International Criminal Court chief to deliver Bederman Lecture at Emory Law
March 27, 2014
Fatou Bensouda, chief prosecutor for the International Criminal Court
Fatou Bensouda, chief prosecutor for the International Criminal Court (ICC), will deliver the annual David J. Bederman Lecture at 12:15 p.m. Wednesday, April 9 in Tull Auditorium at Emory University School of Law.
Bensouda’s lecture, titled "Fostering the Promise of the Rome Statute: A Prosecutor’s Perspective,” is presented by Emory Law’s Center for International and Comparative Law. The Rome Statute is the treaty that established the International Criminal Court in 1998. Among other things, the statute sets out the crimes falling within the jurisdiction of the ICC, the rules of procedure and the mechanisms for states to cooperate with the ICC.
A Q&A session and reception will follow the lecture. The symposium is free and open to the public, but attendees must register online.
Bensouda is the first African woman to serve as a chief prosecutor for an international tribunal. Born in the Gambia, she has been the International Criminal Court’s lead prosecutor since June 2012, after having served as a deputy prosecutor in charge of the prosecutions division of the court since 2004.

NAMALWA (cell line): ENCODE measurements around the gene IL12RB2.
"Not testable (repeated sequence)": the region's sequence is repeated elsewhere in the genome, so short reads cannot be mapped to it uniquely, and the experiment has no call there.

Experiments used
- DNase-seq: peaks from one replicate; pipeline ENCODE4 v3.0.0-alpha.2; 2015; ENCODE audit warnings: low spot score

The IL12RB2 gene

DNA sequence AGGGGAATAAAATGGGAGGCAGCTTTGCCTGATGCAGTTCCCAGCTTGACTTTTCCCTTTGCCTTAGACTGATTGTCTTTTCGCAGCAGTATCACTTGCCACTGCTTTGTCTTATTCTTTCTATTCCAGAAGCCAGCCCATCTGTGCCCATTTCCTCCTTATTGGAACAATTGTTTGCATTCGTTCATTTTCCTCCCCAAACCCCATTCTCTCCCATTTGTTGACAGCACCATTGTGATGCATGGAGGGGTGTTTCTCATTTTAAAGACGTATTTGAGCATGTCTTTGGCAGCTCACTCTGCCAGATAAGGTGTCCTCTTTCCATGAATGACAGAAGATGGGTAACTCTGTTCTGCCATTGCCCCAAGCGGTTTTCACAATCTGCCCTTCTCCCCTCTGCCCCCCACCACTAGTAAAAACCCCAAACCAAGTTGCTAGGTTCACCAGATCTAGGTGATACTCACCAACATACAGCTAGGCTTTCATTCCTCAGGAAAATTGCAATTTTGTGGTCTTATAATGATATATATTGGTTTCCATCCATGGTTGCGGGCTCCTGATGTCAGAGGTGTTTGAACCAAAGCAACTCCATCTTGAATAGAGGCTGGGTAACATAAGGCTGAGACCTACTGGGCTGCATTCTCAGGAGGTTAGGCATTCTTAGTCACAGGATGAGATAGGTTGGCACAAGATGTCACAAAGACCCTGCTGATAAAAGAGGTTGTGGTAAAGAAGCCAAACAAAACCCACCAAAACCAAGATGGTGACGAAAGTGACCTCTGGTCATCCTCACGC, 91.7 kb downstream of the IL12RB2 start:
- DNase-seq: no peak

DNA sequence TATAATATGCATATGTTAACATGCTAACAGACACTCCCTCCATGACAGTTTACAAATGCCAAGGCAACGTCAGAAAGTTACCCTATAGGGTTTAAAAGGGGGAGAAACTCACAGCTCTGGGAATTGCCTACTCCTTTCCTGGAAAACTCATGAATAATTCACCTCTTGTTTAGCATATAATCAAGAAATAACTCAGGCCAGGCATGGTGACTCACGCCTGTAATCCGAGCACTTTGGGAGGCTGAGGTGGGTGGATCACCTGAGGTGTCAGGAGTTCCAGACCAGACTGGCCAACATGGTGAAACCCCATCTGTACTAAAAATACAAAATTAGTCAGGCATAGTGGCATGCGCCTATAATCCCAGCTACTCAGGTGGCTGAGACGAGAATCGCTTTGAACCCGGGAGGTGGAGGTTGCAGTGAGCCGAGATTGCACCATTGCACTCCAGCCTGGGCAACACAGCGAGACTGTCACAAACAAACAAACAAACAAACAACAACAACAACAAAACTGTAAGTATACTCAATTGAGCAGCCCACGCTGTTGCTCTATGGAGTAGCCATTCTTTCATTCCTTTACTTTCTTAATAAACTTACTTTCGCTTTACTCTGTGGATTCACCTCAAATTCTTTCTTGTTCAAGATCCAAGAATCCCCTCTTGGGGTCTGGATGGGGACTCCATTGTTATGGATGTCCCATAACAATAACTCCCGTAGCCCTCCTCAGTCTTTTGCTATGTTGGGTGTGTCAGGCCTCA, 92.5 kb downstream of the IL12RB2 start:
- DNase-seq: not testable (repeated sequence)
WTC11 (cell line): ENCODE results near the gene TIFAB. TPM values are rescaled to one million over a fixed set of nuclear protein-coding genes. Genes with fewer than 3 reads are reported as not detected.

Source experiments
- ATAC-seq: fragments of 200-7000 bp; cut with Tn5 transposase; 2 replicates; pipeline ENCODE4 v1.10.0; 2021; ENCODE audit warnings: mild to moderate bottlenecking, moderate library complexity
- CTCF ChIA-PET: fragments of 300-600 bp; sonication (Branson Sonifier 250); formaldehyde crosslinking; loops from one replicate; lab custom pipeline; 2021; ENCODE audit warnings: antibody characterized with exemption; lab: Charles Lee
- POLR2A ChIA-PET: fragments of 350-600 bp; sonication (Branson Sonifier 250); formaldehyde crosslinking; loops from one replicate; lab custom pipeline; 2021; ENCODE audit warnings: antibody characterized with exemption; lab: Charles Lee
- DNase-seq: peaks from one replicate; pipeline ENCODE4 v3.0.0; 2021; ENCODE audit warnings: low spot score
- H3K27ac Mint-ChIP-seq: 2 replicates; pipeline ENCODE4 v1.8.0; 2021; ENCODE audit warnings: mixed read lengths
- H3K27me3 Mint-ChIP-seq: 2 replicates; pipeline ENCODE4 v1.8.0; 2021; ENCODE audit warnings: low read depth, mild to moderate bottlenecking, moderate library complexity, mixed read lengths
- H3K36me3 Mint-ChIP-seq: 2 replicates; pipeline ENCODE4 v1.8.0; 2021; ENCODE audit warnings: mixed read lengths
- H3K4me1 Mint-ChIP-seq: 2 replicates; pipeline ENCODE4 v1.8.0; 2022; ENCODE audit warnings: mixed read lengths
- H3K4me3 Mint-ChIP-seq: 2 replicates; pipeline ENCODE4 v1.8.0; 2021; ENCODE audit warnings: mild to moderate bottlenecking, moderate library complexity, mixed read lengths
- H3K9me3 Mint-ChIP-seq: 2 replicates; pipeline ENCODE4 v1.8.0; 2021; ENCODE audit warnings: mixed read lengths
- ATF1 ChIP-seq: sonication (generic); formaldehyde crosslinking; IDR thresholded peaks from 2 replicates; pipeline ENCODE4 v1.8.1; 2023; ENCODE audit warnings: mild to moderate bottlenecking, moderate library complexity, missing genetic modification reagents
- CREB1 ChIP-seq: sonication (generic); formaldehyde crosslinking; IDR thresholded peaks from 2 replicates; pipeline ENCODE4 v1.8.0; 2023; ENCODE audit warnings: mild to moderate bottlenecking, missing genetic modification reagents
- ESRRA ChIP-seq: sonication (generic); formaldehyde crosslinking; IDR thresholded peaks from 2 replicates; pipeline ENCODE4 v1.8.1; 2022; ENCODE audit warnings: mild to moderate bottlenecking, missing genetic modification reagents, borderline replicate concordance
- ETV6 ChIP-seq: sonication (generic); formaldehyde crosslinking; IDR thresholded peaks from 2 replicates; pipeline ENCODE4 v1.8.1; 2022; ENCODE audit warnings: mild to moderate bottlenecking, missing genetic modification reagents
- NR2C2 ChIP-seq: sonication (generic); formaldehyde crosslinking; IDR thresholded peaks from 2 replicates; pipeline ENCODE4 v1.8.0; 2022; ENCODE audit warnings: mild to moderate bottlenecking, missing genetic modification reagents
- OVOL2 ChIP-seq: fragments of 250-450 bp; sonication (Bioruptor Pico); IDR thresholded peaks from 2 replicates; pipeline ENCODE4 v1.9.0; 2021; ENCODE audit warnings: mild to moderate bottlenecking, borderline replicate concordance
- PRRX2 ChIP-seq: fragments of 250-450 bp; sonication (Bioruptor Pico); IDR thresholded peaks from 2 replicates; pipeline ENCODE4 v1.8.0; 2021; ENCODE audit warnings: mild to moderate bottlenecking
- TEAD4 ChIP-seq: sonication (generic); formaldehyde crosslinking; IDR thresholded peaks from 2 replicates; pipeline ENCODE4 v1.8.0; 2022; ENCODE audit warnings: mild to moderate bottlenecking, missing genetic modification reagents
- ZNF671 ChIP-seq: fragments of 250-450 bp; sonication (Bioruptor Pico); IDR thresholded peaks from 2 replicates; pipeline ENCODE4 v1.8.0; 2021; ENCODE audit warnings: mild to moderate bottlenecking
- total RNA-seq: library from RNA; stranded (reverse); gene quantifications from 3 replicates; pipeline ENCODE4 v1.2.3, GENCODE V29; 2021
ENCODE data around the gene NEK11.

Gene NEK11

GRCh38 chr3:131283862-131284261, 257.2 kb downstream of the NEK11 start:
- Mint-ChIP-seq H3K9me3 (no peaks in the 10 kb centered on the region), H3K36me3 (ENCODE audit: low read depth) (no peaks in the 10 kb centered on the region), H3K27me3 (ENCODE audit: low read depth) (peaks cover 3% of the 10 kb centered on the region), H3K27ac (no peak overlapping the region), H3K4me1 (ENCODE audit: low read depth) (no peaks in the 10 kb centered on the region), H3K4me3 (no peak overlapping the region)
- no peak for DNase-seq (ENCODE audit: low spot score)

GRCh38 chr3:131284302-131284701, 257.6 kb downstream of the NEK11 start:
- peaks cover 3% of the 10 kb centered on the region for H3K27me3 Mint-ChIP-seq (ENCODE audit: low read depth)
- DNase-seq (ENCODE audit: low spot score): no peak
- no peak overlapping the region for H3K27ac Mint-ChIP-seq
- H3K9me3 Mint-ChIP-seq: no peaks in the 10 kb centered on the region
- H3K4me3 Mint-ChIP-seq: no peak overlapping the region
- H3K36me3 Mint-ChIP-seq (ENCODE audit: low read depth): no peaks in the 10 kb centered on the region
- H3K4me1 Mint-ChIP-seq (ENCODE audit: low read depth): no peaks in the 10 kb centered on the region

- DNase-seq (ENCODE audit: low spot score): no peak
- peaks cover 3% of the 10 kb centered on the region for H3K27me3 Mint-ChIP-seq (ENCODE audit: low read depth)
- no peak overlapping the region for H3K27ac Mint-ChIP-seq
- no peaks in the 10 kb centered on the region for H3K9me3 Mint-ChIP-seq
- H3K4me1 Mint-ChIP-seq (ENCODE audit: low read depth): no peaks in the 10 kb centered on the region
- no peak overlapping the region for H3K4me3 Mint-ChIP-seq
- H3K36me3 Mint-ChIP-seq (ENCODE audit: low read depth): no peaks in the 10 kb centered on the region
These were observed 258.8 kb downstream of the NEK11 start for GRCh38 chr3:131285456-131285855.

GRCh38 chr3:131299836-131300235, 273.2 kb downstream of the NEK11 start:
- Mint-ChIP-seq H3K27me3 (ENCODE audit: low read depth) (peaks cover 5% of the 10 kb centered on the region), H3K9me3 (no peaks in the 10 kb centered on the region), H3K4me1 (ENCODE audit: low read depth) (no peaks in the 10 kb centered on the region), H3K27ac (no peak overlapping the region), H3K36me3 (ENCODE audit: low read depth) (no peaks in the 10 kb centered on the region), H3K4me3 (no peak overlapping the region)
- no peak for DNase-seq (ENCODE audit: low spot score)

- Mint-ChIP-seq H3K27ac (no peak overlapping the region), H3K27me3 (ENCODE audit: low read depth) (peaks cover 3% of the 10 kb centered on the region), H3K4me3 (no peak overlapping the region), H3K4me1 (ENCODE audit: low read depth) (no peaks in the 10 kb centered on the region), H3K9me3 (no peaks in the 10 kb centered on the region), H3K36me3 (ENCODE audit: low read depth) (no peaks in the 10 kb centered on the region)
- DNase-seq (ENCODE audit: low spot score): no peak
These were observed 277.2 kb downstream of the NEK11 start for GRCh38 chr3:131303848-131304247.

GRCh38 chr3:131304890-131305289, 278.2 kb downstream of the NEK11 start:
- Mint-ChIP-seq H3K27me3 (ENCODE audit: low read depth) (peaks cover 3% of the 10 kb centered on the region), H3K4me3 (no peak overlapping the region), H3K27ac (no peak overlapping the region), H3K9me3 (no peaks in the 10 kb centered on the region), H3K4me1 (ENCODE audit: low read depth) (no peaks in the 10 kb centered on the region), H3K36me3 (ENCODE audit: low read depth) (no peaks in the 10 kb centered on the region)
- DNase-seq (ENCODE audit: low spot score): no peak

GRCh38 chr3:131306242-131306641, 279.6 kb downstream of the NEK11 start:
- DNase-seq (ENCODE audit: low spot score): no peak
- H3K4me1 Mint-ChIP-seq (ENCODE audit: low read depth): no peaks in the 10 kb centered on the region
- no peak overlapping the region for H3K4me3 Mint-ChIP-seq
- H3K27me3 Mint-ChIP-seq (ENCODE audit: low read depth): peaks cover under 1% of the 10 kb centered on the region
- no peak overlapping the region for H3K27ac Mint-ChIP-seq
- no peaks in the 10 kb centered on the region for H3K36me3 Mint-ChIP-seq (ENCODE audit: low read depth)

Bensouda was listed by Time magazine in 2012 as one of the 100 most influential people in the world, by New African magazine as one of the “Most Influential Africans,” by Foreign Policy in 2013 as one of the “Leading Global Thinkers,” and by Jeune Afrique in 2014 as one of 20 African women who, by their actions and initiatives in their respective roles, advance the African continent.
The annual David J. Bederman Lecture at Emory Law was established to honor professor Bederman’s extraordinary record of scholarship, teaching and advocacy. Bederman, the K.H. Gyr Professor in Private International Law at Emory, was a noted authority on public international law, admiralty and legal history.